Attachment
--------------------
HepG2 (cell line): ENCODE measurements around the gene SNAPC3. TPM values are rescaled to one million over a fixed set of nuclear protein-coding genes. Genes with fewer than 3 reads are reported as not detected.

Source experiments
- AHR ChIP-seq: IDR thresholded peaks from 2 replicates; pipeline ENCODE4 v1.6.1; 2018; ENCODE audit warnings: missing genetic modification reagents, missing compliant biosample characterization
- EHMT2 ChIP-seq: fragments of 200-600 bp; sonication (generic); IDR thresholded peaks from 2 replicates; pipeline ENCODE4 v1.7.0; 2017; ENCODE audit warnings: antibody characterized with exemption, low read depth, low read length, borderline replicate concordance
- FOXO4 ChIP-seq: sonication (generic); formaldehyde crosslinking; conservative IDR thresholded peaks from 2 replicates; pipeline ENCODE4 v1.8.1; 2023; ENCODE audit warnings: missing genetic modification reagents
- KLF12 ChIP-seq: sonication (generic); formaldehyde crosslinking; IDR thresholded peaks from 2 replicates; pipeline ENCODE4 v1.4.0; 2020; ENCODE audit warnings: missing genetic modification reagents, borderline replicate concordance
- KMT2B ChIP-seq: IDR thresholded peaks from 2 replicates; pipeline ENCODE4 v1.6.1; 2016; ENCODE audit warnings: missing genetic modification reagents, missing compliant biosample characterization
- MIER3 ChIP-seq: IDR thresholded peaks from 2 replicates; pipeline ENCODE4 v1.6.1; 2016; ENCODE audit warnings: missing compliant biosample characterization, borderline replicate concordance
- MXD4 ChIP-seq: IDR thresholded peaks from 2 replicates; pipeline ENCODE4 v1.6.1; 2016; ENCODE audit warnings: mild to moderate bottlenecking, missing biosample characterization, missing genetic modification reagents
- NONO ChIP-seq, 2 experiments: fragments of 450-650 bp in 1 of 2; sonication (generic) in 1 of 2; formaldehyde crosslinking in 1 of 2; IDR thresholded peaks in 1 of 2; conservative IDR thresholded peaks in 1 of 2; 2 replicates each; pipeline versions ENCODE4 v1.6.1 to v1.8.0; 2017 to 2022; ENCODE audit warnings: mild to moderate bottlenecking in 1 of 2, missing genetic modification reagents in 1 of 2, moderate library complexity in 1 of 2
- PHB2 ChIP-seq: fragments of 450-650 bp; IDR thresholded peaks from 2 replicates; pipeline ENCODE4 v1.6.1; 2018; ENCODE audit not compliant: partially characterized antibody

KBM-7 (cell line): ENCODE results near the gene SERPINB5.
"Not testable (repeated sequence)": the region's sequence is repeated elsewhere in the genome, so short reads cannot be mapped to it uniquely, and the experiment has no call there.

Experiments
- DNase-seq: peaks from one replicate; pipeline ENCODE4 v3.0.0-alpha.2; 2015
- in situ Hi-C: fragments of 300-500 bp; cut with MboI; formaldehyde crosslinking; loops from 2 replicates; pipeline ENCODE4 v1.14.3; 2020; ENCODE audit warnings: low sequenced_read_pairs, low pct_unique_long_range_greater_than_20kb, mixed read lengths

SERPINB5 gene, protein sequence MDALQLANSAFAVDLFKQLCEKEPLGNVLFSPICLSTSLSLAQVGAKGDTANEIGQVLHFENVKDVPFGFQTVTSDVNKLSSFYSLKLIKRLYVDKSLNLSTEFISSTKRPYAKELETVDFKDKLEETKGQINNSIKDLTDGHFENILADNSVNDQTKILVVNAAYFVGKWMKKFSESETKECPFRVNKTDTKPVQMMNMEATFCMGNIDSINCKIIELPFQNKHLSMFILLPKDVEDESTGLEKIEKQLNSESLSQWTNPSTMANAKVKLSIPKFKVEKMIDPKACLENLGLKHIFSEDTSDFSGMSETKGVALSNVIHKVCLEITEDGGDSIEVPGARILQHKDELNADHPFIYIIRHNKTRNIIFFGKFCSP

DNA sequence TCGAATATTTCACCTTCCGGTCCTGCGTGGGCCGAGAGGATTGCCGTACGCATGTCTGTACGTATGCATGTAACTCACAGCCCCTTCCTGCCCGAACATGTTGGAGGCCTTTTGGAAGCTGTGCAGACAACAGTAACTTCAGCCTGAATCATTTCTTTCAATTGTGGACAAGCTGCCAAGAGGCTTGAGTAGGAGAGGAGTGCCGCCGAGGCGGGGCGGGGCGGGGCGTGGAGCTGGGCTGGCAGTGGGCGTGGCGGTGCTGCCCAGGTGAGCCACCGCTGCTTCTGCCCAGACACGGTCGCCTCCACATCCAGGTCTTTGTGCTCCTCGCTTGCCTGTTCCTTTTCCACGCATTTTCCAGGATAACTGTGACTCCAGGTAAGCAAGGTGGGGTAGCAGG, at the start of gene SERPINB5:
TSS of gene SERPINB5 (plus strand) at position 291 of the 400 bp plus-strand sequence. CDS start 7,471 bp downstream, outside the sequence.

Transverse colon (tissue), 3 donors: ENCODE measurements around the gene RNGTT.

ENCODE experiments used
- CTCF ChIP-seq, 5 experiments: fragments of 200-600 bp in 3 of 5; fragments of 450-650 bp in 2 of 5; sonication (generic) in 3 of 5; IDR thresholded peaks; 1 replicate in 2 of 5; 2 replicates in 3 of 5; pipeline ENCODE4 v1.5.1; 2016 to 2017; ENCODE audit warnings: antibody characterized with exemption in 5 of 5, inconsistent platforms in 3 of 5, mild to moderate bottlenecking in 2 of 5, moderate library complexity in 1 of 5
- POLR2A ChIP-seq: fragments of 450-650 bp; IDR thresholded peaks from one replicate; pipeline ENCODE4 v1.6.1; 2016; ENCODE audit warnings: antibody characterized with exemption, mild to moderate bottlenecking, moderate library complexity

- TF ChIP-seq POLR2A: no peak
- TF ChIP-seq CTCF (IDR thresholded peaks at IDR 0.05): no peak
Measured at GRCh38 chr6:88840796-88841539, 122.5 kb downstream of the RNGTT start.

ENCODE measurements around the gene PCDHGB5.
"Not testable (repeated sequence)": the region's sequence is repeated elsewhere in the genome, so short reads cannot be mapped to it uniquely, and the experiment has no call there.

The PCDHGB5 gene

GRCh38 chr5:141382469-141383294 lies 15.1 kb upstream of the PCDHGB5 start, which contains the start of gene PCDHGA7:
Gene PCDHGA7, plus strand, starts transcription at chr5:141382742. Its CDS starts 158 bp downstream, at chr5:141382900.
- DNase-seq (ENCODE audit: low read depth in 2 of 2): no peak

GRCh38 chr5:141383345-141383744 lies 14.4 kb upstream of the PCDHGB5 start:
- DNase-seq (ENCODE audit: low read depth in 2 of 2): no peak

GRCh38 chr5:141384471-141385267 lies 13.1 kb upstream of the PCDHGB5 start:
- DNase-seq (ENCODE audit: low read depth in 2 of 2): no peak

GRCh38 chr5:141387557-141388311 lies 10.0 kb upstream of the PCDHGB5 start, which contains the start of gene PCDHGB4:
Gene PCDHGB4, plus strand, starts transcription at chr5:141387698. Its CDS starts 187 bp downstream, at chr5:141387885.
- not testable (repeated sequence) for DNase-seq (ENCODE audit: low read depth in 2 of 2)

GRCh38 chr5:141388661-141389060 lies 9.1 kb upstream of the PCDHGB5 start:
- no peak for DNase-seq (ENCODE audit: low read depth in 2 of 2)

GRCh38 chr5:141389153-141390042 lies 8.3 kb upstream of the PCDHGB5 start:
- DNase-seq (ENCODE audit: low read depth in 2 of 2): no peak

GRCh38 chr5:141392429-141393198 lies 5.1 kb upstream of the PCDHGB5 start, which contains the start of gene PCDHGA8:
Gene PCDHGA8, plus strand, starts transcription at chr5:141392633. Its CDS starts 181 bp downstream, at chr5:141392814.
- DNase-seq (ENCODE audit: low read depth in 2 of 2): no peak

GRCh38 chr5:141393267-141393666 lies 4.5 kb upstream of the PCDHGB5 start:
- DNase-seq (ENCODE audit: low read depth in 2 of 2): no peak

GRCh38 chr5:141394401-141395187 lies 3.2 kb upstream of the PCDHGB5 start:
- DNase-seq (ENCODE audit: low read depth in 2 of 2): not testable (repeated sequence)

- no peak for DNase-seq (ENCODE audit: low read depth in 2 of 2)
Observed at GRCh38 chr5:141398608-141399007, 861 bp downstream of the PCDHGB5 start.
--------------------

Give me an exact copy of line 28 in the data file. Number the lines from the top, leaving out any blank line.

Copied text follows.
"Not testable (repeated sequence)": the region's sequence is repeated elsewhere in the genome, so short reads cannot be mapped to it uniquely, and the experiment has no call there.